Observations from the bottle job against Southampton
Liverpool’s first loss inside of 90 minutes since the start of February was hard to swallow. It’s hard to really put into words how disappointing that second half performance was after such an impressive first half.
The second half was shit. A big pile of steaming shit with a Martin Skrtel on top.
For Liverpool fans it must’ve felt like déjà vu when Philippe Coutinho curled the ball home from 20 plus yards for the second consecutive season at St Mary’s. It set the tone for an energetic first half in which the away side could’ve been three or four nil up, but *sadly* had to settle for the 2-0 scoreline. These missed chances came back to haunt the Reds as Southampton rallied and scored three quick second half goals to complete and impressive turnaround.
Jurgen Klopp hot and cold tactics. The German isn’t renowned for being a tactical master but he’s changing this perception of him as of late. He’s tactically outclassed Manuel Pellegrini, Louis Van Gaal and for 45 minutes Ronaldo Koeman had no response for what Liverpool offered.
Klopp is going into games with a plan on how to not only negate the opposition’s threat but expose their weaknesses. As opposed to the one fits all approach many managers adopt for tactics these days.
His game management in the second half was poor. He was reactionary instead of proactive. As soon as Southampton dominated the midfield Klopp should’ve switched it up to halt their momentum, instead he let the game slip away.
- The modern game is ruled by the tactical innovators and yet it’s the 442 that’s still effective when used properly. It’s a simple tactic and yet it causes so many problems for teams when you have an energetic and mobile team and this is exactly what Liverpool had today and Southampton couldn’t cope. Daniel Sturridge could drop deep and roam knowing Divock Origi would occupy the centre-backs and vice versa, this enabled Liverpool to win the midfield battle and could translate from defence to attack in seconds.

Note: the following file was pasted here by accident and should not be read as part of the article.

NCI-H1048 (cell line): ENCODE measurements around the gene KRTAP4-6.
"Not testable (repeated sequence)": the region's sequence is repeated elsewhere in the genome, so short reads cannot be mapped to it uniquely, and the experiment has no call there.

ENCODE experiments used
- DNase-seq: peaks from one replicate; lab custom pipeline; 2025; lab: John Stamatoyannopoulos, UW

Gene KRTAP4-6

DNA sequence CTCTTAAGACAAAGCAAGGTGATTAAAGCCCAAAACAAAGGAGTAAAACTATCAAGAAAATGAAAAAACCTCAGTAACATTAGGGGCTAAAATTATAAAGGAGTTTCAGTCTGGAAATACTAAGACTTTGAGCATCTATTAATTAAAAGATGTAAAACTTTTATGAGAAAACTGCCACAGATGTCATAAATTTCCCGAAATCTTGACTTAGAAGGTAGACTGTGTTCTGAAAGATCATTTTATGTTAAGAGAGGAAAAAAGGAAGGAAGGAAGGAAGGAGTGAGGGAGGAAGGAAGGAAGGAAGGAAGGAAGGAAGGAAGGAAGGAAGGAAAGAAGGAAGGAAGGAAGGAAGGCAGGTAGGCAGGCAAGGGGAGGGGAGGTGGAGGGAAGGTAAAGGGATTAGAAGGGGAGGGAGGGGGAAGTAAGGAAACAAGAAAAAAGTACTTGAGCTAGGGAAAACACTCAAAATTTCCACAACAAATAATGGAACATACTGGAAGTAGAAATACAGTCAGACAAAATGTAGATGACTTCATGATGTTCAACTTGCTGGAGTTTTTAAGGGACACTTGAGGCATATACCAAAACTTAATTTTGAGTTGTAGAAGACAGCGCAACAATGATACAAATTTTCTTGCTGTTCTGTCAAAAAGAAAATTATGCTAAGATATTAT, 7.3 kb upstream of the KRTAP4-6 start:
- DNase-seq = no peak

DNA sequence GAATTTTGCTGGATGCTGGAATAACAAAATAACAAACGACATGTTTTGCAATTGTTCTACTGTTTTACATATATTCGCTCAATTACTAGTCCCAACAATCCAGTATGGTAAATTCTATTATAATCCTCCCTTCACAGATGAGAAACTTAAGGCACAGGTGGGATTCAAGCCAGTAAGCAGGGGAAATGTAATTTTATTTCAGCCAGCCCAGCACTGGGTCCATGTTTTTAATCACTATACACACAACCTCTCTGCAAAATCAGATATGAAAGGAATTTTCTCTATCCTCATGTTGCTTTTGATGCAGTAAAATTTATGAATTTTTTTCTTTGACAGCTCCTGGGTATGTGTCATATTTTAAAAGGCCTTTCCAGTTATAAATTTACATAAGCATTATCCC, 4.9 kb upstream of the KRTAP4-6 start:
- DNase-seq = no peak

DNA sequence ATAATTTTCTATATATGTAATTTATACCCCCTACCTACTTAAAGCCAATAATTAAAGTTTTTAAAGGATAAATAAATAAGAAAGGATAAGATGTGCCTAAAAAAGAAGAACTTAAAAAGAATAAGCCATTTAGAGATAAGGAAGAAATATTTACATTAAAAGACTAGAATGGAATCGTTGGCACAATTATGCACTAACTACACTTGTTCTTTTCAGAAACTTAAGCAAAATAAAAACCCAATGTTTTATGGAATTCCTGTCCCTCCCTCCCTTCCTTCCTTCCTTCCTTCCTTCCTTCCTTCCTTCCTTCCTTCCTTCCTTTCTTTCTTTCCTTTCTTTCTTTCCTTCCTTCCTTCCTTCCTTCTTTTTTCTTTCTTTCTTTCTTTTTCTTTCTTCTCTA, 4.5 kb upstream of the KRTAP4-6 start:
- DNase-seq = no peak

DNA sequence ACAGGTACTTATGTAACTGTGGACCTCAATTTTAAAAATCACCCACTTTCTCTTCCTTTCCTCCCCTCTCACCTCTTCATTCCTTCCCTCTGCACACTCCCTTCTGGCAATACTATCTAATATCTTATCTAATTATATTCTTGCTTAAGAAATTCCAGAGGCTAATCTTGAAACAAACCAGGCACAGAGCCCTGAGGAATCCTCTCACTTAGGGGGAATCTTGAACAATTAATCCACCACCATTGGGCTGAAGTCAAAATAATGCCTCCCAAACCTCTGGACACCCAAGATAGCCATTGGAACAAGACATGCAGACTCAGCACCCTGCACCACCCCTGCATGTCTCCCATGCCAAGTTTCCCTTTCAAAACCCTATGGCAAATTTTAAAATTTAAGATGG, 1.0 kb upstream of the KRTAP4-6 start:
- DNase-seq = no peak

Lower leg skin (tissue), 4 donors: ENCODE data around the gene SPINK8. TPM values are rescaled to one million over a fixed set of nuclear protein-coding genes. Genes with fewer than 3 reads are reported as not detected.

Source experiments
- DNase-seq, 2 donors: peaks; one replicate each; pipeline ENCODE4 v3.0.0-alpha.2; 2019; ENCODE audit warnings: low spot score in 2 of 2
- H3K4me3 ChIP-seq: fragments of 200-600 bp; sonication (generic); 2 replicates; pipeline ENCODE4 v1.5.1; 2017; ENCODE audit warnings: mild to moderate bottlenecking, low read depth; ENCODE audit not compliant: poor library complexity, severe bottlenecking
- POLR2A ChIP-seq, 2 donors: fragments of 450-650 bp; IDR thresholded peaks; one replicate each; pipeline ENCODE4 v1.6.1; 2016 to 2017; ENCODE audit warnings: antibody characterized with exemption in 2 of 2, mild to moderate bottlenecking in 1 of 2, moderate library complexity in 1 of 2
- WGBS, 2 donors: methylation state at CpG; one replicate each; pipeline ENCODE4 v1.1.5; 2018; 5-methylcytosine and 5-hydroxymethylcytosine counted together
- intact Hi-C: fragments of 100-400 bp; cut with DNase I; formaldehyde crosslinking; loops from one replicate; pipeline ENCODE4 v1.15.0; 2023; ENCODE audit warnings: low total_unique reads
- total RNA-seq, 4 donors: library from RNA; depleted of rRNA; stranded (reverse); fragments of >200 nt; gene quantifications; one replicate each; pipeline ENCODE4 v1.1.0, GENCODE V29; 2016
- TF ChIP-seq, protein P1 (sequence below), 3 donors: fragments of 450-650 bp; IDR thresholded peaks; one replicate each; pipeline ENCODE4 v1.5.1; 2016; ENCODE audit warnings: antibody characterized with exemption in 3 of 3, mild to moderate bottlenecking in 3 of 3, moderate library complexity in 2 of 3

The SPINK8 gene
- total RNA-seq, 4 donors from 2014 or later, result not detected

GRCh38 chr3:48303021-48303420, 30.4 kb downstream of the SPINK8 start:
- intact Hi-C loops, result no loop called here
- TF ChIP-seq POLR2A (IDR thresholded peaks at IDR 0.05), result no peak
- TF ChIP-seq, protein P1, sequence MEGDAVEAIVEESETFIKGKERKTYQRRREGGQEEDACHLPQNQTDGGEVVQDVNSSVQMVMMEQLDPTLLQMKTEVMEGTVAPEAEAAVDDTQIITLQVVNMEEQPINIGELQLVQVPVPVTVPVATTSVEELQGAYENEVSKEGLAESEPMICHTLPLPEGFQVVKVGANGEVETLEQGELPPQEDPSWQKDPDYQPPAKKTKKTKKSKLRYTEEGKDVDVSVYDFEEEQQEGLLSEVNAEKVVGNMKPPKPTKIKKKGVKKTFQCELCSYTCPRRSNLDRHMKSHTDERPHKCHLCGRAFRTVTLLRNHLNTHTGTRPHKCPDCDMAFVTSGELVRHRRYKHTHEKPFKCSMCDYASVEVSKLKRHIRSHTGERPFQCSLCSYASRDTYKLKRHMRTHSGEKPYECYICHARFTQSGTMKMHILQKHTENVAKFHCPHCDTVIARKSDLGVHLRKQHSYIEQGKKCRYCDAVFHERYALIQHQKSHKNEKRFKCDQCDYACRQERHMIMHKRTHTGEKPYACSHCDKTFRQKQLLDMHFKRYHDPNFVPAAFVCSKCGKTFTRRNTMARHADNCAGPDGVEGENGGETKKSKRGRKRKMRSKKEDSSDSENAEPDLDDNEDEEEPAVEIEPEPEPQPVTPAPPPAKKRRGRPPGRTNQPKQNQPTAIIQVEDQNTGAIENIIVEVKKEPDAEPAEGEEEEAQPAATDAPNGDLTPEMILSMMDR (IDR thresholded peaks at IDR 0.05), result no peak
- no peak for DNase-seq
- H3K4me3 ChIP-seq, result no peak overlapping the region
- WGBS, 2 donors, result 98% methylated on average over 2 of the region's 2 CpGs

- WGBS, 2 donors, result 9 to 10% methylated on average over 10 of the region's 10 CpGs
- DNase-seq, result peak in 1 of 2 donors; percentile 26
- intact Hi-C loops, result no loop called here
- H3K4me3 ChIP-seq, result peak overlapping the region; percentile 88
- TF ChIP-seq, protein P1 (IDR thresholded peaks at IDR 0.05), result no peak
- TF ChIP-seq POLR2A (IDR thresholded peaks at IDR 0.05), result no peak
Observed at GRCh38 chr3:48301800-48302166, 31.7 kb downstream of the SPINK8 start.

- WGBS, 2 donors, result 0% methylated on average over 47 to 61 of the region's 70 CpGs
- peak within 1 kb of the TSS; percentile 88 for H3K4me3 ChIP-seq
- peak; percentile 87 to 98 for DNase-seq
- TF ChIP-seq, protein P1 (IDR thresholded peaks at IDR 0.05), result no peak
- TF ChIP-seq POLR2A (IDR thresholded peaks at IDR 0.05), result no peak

Divock Origi and Daniel Sturridge’s blossoming partnership. Daniel Sturridge looks better with a partner. He flourished alongside Luis Suarez and looked like the Daniel Sturridge of 13/14 when he started alongside Mario Balotelli against Spurs in 14/15. In recent weeks he’s looked on the peripheral of everything and hasn’t been the influential Sturridge fans expect to see. Against Southampton it was as though the Sturridge of old had awakened. The presence of Divock Origi seemed to really spur the no.15 on and the two combined really well for the Liverpool second goal.
Joe Allen’s claim for a midfield start. Allen has been unfortunate with injuries throughout his Liverpool career. Whenever he impresses he inevitable picks up an injury and he’s then back to square one with question marks over his position within the squad. Against Southampton he really showcased why he should start more often. Tenacious in the tackle, forward thinking when on the ball and influential throughout the pitch. He won the ball back for the first Liverpool goal. He could’ve added a third in the first half and he was always looking to get Liverpool forward.
Martin Skrtel is a melon. Four minutes into his comeback and he gives Southampton the opportunity to get back into the game by gifting them a penalty. Liverpool had looked assured with the Dejan Lovren and Mamadou Sakho pairing, those two were the foundations of a new resilient, compact Liverpool side that looked strong defensively. It only takes one player to bring it all crumbling down, and that’s just what happened. The Slovakian had a role in all three goals that Liverpool conceded and the penalty.